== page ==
Capabilities for Covid-19 Biosurveillance
Biosurveillance consists of the two capabilities defined in the CDC Public Health Emergency Preparedness and Response Capabilities October 2018 (Updated January 2019) document. The two capabilities are:
Public health laboratory testing is the ability to implement and perform methods to detect, characterize, and confirm public health threats. It also includes the ability to report timely data, provide investigative support, and use partnerships to address actual or potential exposure to threat agents in multiple matrices, including clinical specimens and food, water, and other environmental samples. This capability supports passive and active surveillance when preparing for, responding to, and recovering from biological, chemical, and radiological (if a Radiological Laboratory Response Network is established) public health threats and emergencies. This capability consists of the ability to perform the functions listed below.
- Conduct laboratory testing and report results
- Enhance laboratory communications and coordination
- Support training and outreach
Public health surveillance and epidemiological investigation is the ability to create, maintain, support, and strengthen routine surveillance and detection systems and epidemiological investigation processes. It also includes the ability to expand these systems and processes in response to incidents of public health significance. This capability consists of the ability to perform the functions listed below.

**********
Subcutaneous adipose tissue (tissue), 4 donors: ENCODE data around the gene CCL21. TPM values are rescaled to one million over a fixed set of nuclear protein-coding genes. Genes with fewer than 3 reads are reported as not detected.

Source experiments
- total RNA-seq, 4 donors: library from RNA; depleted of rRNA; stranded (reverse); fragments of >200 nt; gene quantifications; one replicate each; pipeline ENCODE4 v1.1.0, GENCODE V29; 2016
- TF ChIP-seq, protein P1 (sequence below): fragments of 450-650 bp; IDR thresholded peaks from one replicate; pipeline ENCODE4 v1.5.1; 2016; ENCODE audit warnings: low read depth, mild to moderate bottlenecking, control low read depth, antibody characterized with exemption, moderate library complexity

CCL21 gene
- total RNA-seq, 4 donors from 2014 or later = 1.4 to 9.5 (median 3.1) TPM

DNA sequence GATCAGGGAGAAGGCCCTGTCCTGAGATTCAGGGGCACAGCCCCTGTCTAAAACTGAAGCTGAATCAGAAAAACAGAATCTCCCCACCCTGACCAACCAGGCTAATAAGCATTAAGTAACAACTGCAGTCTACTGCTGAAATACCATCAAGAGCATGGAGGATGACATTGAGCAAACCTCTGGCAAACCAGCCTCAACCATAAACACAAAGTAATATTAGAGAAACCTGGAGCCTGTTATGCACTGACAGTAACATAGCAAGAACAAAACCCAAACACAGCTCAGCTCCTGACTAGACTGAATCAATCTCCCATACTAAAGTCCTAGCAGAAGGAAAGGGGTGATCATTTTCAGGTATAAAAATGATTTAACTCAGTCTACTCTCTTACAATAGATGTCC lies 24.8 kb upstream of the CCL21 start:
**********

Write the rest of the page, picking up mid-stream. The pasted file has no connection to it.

- Conduct or support public health surveillance
- Conduct public health and epidemiological investigations
- Recommend, monitor, and analyze mitigation actions
- Improve public health surveillance and epidemiological investigation systems
More detailed information about these two capabilities and their associated functions is found in the CDC document.
Biosurveillance Innovation Ecosystem and Use Cases
Fever detection video cameras
AI based camera continuously scans crowds and identifies anyone with a temperature as they enter facilities to locate and isolate risk. Additional information.
Workplace level contact tracing wearables
These wearables are designed for people and workers who have to be co-located at a physical workplace even while social distancing and physical isolation measures are in place. The devices provide contact tracing — in other words, monitoring the potential spread of the coronavirus from person-to-person — at the level of a local workplace facility. This gives employers a way to maintain a pulse on any possible transmission among their workforces and provide them with the ability to hopefully curtail any local spread before it becomes an outsized risk. Additional information.
Biosurveillance Data and Analytics
Open data sets (CORD-19)
White House and a coalition of leading research gro
ups have prepared the COVID-19 Open Research Dataset (CORD-19). CORD-19 is a resource of over 47,000 scholarly articles, including over 36,000 with full text, about COVID-19, SARS-CoV-2, and related coronaviruses. Additional Information.
Use of mobile phone location data and apps to understand and identify the paths that infected persons have taken, and who they may have potentially be in contact with.
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